Sun, Dec 07, 2008 - Page 3 News List

FEATURE: Penghu awaits casinos with mixed feelings

By Richard Hazeldine  /  STAFF REPORTER

Penghu’s position midway between Taiwan and China has many operators salivating at the prospect of being able to tap the Chinese tourist market — especially given the success of Macau.

There are “350 million Chinese living within 1.5 hours flying time from Penghu,” Hines said, but for now his company is only concentrating on Taiwanese, a wise strategy considering the restrictions recently placed on Chinese visits to Macau by Beijing.

Chinese tourists, if they are allowed to come, would be an added bonus, he said.

But not everyone is enamored at the prospect of gambling coming to Penghu, despite the fact that several referendums have shown a majority of residents favor the casino plans.

Religious groups and residents have expressed concerns that the arrival of casinos could disrupt the traditional close-knit communities of the islands and bring crime and prostitution, while environmentalists worry that masses of tourists could damage the islands’ unspoiled beauty.

For Lee Ken-cheng (李根政) of Mercy on the Earth, Taiwan, one of the biggest concerns is the impact an increase in tourists would have on Penghu’s scarce water resources, as the islands already have to ship water from Taiwan proper during dry spells.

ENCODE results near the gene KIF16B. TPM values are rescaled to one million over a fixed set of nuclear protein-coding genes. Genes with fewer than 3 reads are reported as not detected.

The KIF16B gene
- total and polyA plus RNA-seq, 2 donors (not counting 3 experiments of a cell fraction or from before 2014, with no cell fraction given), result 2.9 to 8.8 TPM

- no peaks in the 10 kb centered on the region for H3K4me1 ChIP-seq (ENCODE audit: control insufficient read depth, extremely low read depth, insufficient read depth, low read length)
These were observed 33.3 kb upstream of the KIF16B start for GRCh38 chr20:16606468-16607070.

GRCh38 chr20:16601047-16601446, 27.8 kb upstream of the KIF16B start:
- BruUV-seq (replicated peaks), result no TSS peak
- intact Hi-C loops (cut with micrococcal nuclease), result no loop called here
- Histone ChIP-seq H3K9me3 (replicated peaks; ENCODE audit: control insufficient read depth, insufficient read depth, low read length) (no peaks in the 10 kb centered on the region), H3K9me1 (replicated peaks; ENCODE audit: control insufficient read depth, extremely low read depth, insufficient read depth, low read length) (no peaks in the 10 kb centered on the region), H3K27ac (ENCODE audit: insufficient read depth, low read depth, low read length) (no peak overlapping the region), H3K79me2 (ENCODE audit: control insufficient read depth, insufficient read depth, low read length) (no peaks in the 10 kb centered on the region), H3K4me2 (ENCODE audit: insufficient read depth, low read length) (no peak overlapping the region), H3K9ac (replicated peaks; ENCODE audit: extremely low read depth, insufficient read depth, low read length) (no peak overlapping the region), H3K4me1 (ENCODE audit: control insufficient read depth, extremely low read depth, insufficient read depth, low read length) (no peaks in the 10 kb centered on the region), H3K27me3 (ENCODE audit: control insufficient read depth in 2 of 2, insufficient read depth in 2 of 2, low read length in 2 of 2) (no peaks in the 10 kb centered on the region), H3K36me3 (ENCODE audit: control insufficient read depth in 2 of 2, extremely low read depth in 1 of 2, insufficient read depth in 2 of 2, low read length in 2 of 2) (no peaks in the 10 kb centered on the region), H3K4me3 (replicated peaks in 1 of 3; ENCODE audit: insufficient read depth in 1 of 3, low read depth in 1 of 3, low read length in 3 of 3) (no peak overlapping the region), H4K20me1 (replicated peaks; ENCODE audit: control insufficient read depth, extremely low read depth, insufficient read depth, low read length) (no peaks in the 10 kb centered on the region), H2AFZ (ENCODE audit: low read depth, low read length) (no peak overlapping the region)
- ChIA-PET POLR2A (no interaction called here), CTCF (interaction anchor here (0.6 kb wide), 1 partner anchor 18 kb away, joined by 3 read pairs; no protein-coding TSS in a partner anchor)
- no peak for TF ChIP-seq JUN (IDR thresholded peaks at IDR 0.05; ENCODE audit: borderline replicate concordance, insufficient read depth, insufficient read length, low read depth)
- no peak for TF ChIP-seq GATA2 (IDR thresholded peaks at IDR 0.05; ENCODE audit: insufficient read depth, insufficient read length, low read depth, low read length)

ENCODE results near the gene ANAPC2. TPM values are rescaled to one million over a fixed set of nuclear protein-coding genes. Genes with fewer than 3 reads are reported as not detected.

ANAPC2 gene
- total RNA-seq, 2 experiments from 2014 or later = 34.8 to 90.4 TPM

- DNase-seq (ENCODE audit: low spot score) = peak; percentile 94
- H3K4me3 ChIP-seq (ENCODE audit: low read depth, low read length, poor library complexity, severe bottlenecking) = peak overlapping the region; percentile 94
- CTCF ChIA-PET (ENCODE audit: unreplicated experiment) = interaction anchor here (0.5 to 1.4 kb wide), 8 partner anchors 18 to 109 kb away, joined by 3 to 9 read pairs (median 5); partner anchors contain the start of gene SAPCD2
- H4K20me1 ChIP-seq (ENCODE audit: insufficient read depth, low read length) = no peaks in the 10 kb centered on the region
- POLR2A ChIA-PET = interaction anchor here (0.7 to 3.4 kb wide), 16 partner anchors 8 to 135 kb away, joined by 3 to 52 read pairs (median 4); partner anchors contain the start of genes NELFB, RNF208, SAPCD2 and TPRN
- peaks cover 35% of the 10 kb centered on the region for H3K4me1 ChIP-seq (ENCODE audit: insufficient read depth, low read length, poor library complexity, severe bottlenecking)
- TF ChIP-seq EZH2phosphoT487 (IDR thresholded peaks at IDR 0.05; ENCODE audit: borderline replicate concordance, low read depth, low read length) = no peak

Chimei Island (七美) has only been open to tourism in the last 20 years or so, Lee said, but already it is having major problems with salinization of its fresh water supply. An increase in tourists will only exacerbate this problem, he said.

More hungry tourists would also be devastating for the islands’ fisheries, which have already seen catches drop by half or more in the last 20 years, he added.

Local residents are also divided on the issue.

Hsueh Ming-feng (薛明峰), a 40-year-old pharmacist, said: “The referendums were not performed correctly. Only those who expressed an interest in the issue were allowed to vote.”

“The biggest concern is the environment and the pollution an increase in visitors will bring,” he said. “And there are worries about prostitution.”

“Most normal people are not in favor of the plans, only those who stand to benefit by selling land support it,” he said.

“The extra visitors that casinos bring will only spend their money in the resorts, not outside,” he said.

Shop owner Wu Yuan-li (吳源利), 71, disagreed.

“I’ve been to casinos in [South] Korea and other places and have seen what benefits they can bring,” he said. “Foreign tourists will come and the hotels and shops will have better business.”

“When you rely on the sea for a living there is no business in winter,” he said. “All the young people here usually go away to Kaohsiung, Taichung and Taipei, but if we open casinos, then hopefully some of them will come back.”

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